The series executive producer Aaron Spelling had produced a TV movie called Run Simon Run (December 1, 1970, ABC) that starred Burt Reynolds and Inger Stevens. During the picture the two stars became romantically involved.
Aaron Spelling wrote (with Jefferson Graham) in his book Aaron Spelling: A Prime Time Life (St. Martins, 1996):
She was so beautiful and vulnerable, we created a series for her, The Most Deadly Game, and we really felt like we had a winner.
Inger, George Maharis, and Ralph Bellamy starred as a trio of great criminologists who dealt only in unusual murders (i.e., the most deadly game). After we completed the pilot and sold the show, Burt and Inger broke up, and a few days later, Inger, who had a history of personal problems and had attempted to commit suicide in 1959, tried again, and this time she was successful.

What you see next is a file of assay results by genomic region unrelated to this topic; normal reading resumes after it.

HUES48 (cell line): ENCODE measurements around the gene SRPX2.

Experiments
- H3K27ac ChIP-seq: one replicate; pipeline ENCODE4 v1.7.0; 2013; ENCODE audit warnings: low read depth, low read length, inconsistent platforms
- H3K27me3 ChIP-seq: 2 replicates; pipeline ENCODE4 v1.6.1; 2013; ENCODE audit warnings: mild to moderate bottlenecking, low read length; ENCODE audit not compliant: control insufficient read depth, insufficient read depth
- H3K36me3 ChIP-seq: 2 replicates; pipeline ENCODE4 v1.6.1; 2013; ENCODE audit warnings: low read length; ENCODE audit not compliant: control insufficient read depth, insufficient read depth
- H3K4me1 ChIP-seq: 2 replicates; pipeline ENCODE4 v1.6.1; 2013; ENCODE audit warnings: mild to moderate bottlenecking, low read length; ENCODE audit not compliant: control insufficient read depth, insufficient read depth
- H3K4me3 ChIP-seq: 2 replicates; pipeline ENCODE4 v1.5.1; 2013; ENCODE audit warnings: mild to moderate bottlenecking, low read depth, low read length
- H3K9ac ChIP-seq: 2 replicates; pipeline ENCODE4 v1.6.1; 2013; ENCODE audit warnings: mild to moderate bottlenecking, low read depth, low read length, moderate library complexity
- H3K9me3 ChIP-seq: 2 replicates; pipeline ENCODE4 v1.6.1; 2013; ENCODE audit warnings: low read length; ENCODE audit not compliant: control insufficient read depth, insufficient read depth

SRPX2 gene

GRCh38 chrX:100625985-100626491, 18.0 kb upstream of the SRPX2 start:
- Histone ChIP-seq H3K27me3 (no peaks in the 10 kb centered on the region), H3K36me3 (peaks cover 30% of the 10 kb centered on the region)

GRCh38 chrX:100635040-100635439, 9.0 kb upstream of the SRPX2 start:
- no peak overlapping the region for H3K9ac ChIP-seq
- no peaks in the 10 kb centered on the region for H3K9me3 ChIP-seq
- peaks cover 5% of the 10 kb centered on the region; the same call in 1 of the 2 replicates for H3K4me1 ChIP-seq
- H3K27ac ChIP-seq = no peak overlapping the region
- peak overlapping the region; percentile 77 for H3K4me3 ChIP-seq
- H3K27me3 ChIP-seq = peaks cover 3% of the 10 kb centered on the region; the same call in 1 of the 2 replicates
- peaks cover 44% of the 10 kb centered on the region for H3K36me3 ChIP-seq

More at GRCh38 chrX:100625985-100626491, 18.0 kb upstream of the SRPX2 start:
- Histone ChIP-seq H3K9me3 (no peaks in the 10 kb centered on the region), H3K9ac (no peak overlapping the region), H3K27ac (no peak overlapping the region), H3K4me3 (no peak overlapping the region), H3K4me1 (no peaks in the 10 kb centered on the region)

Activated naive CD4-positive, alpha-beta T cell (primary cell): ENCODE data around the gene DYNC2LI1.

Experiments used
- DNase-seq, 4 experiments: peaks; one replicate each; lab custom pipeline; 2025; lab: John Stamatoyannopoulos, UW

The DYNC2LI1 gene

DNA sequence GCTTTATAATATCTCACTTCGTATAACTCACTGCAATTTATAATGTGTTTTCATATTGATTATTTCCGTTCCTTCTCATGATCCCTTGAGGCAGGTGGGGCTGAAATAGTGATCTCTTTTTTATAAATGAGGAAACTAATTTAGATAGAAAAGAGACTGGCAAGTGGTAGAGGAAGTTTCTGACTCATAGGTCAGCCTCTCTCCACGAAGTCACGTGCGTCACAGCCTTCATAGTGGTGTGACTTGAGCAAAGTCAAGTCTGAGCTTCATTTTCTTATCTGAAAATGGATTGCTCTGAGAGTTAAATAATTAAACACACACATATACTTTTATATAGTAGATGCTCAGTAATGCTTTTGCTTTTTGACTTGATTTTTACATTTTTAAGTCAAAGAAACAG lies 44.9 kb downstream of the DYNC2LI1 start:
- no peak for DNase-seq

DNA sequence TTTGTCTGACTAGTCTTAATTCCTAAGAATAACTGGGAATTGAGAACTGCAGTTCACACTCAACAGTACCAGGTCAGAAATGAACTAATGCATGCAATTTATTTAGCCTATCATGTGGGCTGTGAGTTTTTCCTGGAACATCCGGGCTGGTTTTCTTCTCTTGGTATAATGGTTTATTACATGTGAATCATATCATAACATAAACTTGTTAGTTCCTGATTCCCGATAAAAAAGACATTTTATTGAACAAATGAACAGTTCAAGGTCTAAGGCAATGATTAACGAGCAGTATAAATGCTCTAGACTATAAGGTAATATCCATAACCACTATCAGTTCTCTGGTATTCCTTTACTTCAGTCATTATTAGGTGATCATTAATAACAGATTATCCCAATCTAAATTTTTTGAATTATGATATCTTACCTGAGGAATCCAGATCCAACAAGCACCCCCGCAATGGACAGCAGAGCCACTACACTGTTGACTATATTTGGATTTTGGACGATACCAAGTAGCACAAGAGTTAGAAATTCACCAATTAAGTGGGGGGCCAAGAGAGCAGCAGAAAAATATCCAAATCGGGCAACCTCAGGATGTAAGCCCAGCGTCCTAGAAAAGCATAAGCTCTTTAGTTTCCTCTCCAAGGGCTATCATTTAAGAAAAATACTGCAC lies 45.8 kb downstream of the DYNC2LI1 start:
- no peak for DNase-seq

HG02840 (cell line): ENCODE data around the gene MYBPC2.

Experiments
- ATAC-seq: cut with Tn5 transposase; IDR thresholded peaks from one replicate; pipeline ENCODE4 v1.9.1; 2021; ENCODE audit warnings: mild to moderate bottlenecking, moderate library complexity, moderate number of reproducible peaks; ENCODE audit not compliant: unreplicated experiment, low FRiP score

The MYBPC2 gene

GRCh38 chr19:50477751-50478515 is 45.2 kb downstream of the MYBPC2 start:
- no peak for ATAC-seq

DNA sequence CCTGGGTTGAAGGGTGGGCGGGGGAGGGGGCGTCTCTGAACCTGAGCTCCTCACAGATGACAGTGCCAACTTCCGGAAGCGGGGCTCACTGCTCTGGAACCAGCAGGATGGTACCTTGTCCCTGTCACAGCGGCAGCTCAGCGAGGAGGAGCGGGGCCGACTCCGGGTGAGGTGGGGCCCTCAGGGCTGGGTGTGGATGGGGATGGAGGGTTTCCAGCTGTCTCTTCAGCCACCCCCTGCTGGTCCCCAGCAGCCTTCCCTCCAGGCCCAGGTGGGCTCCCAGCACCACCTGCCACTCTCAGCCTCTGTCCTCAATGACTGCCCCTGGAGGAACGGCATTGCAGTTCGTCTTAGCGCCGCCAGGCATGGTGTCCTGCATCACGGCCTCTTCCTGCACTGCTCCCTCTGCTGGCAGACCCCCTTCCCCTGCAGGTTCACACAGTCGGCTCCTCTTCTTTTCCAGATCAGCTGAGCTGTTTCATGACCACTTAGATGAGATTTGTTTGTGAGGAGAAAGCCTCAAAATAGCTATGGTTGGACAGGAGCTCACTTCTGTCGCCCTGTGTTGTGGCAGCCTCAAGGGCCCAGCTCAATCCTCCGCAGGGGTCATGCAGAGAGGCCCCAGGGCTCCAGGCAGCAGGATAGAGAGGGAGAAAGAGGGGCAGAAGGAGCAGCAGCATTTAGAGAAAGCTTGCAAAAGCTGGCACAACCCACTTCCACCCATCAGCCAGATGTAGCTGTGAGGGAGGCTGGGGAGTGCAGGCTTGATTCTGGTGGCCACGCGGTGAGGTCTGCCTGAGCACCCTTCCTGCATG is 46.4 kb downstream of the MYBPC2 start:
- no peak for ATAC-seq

We recast the part with Yvette Mimieux, reshot the pilot, and missed our September airdate, premiering instead a month later than usual, but we were dead on arrival. The show just had a feeling like it was damned. We couldn’t recover from the negative publicity.
While a fifteen-minute presentation film of Zig Zag (with Stevens) still exists, no completed pilot has been found. Currently, YouTube has an early ABC promo that may be from the presentation reel:
In Broadcasting (April 3, 1970), the series was still called Zig Zag. Stevens’ obit in Broadcasting (May 11,1970) called the series The Most Deadly Game.